Tropical storm Isabel blustered along the northeastern Florida coast with wind, rain and high surf today and by evening weakened to a tropical depression.

Gale warnings were discontinued at 6 p.m. from St. Augustine to Savannah, Ga., although minor flooding was predicted along the Georgia coast.

"We've had northeasters a lot worse than this thing," Ron Waterman, an employe at the fishing pier at Jacksonville Beach, said of the occasional storms that bring strong, beach-eroding winds.

In St. Augustine, 30 miles to the south, officials said the storm's impact was small even when its center was just offshore.

"It's raining a little. The wind is blowing. There are no problems," said Sgt. John Bower of the St. Johns County sheriff's office.

By evening, the highest sustained winds diminished to 35 mph in a few squalls and the storm's center was about 40 miles east-southeast of Brunswick, Ga., and moving northwest at 10 to 15 mph.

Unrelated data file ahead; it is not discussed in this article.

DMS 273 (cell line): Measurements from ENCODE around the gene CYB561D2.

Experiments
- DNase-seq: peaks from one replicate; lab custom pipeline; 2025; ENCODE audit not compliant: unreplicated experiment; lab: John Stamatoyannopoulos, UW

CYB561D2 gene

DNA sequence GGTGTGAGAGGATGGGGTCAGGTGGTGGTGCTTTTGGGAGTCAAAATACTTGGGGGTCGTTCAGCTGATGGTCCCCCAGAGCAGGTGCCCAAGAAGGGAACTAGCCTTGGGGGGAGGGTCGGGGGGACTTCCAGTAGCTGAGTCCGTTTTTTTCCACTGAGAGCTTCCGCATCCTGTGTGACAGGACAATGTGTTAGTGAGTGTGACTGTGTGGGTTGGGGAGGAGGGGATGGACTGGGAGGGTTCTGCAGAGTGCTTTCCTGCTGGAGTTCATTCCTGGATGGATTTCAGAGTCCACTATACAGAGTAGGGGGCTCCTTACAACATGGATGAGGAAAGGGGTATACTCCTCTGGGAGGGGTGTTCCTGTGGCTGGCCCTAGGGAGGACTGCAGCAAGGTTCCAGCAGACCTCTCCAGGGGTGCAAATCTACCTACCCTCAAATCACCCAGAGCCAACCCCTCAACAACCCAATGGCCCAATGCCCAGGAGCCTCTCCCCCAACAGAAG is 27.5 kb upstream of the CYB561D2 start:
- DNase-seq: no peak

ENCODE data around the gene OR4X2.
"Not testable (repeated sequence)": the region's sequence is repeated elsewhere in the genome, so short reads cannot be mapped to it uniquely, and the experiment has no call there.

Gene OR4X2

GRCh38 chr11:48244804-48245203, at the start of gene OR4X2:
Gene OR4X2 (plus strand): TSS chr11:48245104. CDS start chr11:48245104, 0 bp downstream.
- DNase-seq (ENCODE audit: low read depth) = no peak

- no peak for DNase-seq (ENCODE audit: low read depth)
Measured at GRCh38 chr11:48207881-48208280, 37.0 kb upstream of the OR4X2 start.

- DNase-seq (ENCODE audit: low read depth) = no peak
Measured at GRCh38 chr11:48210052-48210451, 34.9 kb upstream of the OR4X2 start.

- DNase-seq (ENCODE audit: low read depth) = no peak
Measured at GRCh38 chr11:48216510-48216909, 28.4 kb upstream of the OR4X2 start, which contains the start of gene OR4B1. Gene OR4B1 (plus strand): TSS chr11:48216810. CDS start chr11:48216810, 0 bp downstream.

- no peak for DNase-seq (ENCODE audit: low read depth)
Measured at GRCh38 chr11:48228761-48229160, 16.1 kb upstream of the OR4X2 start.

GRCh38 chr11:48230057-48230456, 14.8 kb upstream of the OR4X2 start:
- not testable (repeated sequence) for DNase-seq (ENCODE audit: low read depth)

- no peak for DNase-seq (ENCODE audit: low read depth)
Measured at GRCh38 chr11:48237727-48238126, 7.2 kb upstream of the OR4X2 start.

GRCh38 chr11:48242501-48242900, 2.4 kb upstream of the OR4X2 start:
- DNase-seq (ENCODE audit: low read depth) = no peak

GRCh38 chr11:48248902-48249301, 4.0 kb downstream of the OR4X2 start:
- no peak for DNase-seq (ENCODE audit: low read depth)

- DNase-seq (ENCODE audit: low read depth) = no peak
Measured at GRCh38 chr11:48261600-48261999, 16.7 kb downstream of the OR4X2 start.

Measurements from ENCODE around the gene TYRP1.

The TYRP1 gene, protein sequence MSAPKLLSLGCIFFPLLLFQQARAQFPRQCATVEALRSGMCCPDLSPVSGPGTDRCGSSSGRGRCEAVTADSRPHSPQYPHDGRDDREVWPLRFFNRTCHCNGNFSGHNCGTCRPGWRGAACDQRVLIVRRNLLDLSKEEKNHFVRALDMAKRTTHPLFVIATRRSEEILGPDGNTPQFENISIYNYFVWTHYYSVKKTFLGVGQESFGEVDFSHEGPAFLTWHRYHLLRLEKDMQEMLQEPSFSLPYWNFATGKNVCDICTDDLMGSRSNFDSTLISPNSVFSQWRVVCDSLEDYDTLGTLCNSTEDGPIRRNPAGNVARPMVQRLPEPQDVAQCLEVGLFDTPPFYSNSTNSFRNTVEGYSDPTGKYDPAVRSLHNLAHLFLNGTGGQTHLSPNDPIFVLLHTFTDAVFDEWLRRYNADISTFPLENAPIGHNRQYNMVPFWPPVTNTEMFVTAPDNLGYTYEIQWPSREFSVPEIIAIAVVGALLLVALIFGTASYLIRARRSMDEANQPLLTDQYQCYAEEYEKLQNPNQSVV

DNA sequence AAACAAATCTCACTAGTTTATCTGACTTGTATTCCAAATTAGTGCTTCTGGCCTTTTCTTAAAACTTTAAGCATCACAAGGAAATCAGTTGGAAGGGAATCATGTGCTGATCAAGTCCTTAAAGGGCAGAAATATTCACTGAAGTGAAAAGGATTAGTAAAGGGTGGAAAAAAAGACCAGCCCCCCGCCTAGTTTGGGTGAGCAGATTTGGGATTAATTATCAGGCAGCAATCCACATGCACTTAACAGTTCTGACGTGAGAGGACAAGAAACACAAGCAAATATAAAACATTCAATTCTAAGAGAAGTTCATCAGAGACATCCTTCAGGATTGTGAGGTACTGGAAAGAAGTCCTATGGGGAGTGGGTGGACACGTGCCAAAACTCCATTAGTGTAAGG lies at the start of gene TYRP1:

Although minor beach erosion was reported, much of Isabel's punch hit at low tide, lessening damage from the waves.

Meanwhile, rain stretched from Oklahoma across Missouri and Illinois into lower Michigan in the wake of Hurricane Waldo, a Pacific storm that moved northward from Mexico.

Waldo's remnants dumped as much as 5 inches of rain on Oklahoma, Kansas and Missouri during nonstop downpours overnight.

More than 5 inches of rain fell in Wichita, where emergency crews helped motorists trapped in their cars by water gushing up to headlight depth.

In Iowa, the Chariton River and Cedar Creek flooded their banks, inundating thousands of acres of farmland. Nearly 6 inches of rain fell at Parkville, Mo., almost 5 1/2 at Matfield Green, Kan., and nearly 5 1/2 at Gage, Okla.

In southeastern New Mexico, 6.6 inches of rain doused Hobbs, and city officials delivered about 3,300 sandbags to businesses and homeowners.